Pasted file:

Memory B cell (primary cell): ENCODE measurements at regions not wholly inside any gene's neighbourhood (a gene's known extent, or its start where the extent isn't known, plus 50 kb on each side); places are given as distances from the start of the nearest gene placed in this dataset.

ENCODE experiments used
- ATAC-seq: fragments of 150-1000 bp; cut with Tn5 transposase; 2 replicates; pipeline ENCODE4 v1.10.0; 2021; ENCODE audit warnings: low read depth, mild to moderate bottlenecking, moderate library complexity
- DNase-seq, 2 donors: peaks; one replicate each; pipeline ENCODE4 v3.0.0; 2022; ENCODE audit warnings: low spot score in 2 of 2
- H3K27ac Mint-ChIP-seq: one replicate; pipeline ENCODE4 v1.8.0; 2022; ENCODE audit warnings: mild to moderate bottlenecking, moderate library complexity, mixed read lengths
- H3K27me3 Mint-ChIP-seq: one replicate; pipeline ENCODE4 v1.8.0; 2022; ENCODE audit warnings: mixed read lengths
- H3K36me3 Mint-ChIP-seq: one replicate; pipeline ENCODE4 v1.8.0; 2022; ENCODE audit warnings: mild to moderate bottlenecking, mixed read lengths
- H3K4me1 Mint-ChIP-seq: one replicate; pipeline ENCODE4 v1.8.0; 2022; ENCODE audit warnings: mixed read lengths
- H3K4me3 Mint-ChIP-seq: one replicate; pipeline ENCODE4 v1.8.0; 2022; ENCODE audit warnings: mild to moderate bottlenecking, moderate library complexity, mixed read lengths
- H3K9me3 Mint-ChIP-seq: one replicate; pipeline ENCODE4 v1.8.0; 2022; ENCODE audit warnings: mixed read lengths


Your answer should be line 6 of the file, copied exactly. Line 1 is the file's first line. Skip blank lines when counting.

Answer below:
- H3K27me3 Mint-ChIP-seq: one replicate; pipeline ENCODE4 v1.8.0; 2022; ENCODE audit warnings: mixed read lengths